The number of people worldwide with diabetes mellitus has quadrupled in the past 30 years. Diabetes mellitus is present in 1 of 11 adults, of whom 90% have type 2 diabetes mellitus (1). Moreover, one third to one half of patients with diabetes mellitus remain undiagnosed (2). Further, diabetes mellitus is among the top ten causes of death (1). Therefore, an in-depth understanding of the pathogenesis is of major importance. Since diabetes mellitus represents an essentially curable disease (via life style changes and pharmacological intervention), the identiﬁcation of early risk predictors is a major research goal.
The protein Afamin might have the potential to become such a predictor for diabetes mellitus. Afamin was first described by Lichtenstein et al. as the fourth member of the human albumin gene family (3,4). Afamin is a human glycoprotein and has a molecular mass of 87 kD with 15% carbohydrate content (5) and 55% amino acid sequence similarity to human albumin (3). The main source of afamin is the liver (3) but it is also expressed in other tissues such as the brain, the testes, the ovaries and the kidneys (www.proteinatlas.org). In vitro studies revealed a vitamin E -binding and -transporting function of afamin (6) which might play a role in vitamin E the transport via the blood-brain barrier (7) but, most likely, not for vitamin E transport in the blood. The (patho-)physiological functions of afamin is still largely unknown; for a comprehensive review see (8). Findings from a preliminary study on a hyperglycemic phenotype in transgenic mice overexpressing the human afamin gene support a possible causal role of afamin for the development of type 2 diabetes mellitus (9). These classical animal model experiments in search of (patho-)physiological functions for afamin were followed by a pooled analysis in three human epidemiological studies including more than 5,000 individuals and impressively demonstrated that afamin plasma concentrations was not only a predictor for the prevalence but also for the incidence of metabolic syndrome (9).
In this context, Kollerits et al. reported recently in a pooled meta-analysis in more than 20,000 individuals from eight prospective cohort studies a highly significant and independent association of afamin plasma concentrations with the prevalence and incidence of type 2 diabetes mellitus (10). Increasing afamin plasma concentrations (by 10 mg/L) were associated with a 20% increased prevalence of type 2 diabetes mellitus (n=1,398 prevalent cases). Moreover, afamin plasma concentrations measured at baseline were an independent predictor for the development of type 2 diabetes mellitus (n=585 incident cases) during follow-up. Increasing afamin plasma concentrations (by 10 mg/dL) were associated with 30% increased incidence type 2 diabetes mellitus. The authors further described in their study a strong association of afamin with prediabetes and type 2 diabetes mellitus related phenotypes such as insulin resistance (10). However, the causality of afamin’s association with diabetes mellitus as well as possible underlying mechanisms remain to be elucidated.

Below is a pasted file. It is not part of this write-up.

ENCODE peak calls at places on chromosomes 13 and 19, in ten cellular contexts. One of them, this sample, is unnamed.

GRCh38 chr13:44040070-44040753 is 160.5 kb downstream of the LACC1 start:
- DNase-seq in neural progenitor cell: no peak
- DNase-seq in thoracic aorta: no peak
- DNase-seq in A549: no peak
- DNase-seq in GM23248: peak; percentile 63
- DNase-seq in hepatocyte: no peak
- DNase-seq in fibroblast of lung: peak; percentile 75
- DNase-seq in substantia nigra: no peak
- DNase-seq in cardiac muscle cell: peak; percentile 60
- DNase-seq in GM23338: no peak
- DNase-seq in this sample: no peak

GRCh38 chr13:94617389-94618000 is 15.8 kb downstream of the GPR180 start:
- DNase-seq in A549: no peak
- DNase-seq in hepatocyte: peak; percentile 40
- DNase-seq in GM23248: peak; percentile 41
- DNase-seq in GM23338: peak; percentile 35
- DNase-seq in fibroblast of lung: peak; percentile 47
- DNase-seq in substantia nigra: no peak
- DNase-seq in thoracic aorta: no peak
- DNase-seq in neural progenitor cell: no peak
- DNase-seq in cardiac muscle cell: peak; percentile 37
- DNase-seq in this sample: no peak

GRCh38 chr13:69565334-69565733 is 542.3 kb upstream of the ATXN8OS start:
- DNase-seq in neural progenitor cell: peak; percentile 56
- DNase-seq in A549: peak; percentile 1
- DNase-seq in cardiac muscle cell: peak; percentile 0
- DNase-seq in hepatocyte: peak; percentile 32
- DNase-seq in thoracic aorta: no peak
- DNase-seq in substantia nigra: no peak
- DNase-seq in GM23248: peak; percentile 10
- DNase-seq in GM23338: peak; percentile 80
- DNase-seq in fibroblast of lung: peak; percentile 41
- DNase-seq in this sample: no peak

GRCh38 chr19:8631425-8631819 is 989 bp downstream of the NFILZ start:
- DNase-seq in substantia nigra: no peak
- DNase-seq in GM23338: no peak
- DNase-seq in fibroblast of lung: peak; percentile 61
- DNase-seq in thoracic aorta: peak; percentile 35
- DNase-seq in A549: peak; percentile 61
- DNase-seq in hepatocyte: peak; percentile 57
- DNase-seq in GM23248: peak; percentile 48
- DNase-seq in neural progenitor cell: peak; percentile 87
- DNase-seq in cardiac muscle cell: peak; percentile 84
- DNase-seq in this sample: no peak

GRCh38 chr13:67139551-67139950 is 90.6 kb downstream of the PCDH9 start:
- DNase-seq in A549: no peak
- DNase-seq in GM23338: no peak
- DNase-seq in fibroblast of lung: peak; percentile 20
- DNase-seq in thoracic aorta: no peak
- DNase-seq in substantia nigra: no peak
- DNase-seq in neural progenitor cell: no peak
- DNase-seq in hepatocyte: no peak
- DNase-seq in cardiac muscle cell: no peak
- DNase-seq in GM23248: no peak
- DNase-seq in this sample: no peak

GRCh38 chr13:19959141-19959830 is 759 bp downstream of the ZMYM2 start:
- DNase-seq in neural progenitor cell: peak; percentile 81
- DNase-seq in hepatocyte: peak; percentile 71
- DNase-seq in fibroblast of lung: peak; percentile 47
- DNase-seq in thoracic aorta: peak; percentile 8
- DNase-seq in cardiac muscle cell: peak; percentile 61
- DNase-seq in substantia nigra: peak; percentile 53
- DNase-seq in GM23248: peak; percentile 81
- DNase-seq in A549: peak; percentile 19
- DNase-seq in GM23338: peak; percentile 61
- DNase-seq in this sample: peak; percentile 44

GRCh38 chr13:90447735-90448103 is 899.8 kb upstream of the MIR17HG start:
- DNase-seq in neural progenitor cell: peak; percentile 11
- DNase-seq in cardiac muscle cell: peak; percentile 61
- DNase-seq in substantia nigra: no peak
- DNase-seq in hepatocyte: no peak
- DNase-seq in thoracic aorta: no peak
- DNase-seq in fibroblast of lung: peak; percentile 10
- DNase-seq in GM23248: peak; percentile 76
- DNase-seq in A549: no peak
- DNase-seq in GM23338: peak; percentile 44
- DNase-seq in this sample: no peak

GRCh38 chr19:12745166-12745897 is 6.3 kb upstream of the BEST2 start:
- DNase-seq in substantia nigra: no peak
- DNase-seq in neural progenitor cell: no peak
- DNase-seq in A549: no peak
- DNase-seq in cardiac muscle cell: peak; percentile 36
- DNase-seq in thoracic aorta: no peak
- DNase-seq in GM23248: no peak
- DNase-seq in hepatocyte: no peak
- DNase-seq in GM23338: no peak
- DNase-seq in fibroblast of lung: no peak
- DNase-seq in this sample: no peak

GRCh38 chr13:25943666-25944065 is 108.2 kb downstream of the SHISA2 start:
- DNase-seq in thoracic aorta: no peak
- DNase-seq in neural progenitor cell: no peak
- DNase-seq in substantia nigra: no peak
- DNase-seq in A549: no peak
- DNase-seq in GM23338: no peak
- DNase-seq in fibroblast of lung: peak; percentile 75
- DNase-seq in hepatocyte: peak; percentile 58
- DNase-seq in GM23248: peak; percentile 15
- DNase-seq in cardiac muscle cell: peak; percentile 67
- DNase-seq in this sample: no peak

Very recently, 2 further studies reported new insights into additional diagnostic and possibly also functional properties of afamin related to the work of Kollerits et al. First, Tramontana et al. showed in a large nested case-control study significantly higher afamin concentrations in the first trimenon of pregnant women developing gestational diabetes mellitus later in pregnancy demonstrating another promising early marker property of afamin with possibly substantial impacts for therapies of pregnancy complications such as gestational diabetes mellitus (11). Another work with potentially high impact on our understanding of afamin’s function was recently published by Naschberger et al. The authors reported for the first time the 3-dimensional structure of afamin using state-of-the-art X-ray crystallography technology (12). The evaluation of afamin’s precise molecular structure will enable the search for physiological ligands and lead to insights into its (patho-)physiological function, particularly regarding its role in the development of diabetes mellitus and related diseases.
Even though increased afamin plasma concentrations seem to be a promising marker for the prediction of diabetes mellitus, clear afamin thresholds and the optimal time point during life to measure afamin still need to be established, and further tested in prospectively planned clinical studies, before measurement of afamin could possibly be implemented in clinical routine.
Conflicts of Interest: The authors have no conflicts of interest to declare.
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Cite this article as: Dieplinger B, Mueller T. Afamin an emerging marker for type 2 diabetes mellitus. J Lab Precis Med 2018;3:5.